But first . . .
Craig: ‘Even when the facts don’t support your claim on the Reagan Administration and AIDS, with support for research doubling every year from 82 to ’86, what did you want the President to do, look into the microscope himself? Any Poly Sci 101 student knows laws are originated in the House with lobbying help coming from special interest groups such as ACT-UP. It seems to me that government was working and responding rather well.’
☞ I hear your frustration, Craig. What do these people want from us? But there’s frustration on the other side, too. As you know, tens of millions people, each one as real as you or me, are now infected with AIDS. As recounted in Tuesday’s San Francisco Chronicle, President Reagan did not publicly discuss AIDS in any meaningful way until late in his second term, after more than 20,000 mostly-young Americans had died and the disease had spread to 113 countries. Another President might have sounded the alarm, or expressed concern, after just five or ten thousand deaths.
According to the Chronicle piece:
Dr. C. Everett Koop, Reagan’s surgeon general, has said that because of “intradepartmental politics” he was cut out of all AIDS discussions for the first five years of the Reagan administration. The reason, he explained, was “because transmission of AIDS was understood to be primarily in the homosexual population and in those who abused intravenous drugs.” The president’s advisers, Koop said, “took the stand, ‘They are only getting what they justly deserve.'”
Some people still feel this way. That’s a topic for another day.
As for laws originating in the House, I was under the impression that either the House or the Senate could introduce legislation – but that not infrequently the impetus for legislation, and spending priorities and budgets, come from the White House.
From June 1981 to June 1982 [recounts the cheerfully titled Encyclopedia of AIDS], the period generally considered the first twelve months of the epidemic, the Centers for Disease Control and Prevention (CDC) spent $1 million on AIDS, compared with $9 million in response to the much smaller problem of Legionnaires’ disease. In late 1982, Congress allocated $2.6 million to be targeted for the CDC’s AIDS research, but the Reagan administration claimed that the CDC did not need the money and opposed any congressional supplemental appropriations designed to fund federal governmental AIDS policy efforts.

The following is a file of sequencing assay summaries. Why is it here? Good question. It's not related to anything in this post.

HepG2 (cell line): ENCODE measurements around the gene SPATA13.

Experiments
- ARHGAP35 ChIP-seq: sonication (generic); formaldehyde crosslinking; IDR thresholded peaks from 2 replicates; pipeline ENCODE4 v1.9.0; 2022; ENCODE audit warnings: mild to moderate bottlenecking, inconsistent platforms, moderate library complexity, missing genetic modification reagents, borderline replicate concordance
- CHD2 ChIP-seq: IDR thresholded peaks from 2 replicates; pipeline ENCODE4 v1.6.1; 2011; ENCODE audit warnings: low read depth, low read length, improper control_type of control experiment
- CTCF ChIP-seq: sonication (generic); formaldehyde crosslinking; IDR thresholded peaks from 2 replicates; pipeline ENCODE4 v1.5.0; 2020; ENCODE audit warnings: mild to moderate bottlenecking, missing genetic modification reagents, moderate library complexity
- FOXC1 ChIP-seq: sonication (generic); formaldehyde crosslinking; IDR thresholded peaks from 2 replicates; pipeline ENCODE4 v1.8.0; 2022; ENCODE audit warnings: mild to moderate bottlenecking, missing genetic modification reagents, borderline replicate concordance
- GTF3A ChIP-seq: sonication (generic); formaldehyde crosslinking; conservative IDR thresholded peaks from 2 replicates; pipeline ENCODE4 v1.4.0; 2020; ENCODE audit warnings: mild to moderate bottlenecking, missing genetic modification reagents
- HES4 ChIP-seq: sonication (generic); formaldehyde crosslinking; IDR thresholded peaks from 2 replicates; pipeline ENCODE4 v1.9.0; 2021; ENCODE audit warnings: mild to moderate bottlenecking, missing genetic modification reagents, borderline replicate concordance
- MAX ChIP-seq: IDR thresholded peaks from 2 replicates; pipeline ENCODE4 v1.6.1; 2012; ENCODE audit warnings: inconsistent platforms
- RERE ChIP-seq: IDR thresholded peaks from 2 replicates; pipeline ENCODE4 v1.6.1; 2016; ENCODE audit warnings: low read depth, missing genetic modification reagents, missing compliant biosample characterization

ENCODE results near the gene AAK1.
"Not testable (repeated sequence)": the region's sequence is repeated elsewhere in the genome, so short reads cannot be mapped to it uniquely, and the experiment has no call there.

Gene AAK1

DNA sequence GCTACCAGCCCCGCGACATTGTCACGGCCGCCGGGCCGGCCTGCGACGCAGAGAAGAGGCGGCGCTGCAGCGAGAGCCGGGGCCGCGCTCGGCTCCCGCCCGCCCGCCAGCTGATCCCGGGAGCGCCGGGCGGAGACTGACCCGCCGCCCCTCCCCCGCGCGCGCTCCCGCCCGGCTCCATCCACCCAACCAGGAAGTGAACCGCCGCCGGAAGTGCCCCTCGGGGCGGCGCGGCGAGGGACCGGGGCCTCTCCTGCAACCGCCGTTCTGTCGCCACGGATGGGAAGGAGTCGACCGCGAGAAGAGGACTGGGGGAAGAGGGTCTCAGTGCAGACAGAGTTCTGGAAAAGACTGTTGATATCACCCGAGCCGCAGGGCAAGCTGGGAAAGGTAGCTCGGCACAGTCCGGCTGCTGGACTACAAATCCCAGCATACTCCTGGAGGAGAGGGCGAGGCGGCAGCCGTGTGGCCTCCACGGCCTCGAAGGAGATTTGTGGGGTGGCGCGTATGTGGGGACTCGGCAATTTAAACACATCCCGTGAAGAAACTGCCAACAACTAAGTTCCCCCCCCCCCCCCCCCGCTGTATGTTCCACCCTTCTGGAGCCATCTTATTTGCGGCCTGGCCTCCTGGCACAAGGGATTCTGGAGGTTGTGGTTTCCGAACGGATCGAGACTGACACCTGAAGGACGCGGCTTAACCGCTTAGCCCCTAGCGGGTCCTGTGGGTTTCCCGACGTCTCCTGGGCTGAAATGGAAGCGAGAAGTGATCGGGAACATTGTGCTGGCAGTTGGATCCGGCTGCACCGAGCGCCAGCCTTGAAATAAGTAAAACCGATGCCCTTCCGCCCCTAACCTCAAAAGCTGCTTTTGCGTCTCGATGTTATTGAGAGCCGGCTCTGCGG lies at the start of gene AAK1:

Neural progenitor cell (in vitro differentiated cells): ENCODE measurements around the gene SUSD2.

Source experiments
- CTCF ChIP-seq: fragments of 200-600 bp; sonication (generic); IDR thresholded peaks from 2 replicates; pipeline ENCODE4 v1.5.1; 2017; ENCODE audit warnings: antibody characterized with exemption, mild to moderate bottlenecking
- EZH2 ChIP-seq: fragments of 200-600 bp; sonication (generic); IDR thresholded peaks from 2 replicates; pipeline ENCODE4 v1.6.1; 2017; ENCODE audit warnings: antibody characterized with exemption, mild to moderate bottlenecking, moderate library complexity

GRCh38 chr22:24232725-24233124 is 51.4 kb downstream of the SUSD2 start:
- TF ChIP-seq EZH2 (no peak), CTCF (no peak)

In the absence of presidential leadership, Congress was forced to ascertain on its own how much money doctors working inside government needed to address the AIDS epidemic. The Reagan administration resisted these efforts but refused to exercise an on-the-record veto of supplementary AIDS funding efforts. In the crucial early years of the epidemic, when federal resources could have been profitably spent on basic research and prevention education, federal AIDS researchers relied on supplemental funding in the form of continuing resolutions initiated by Congress. Year after year, Congress significantly increased AIDS funding relative to the Reagan budgetary proposals.
For those really interested in the early years of this plague – which could reach into the hundreds of millions of victims in the decade ahead – there is Randy Shilts’s And the Band Played On.
Okay . . . tomorrow: The Presidential Debates – An Interesting Preview
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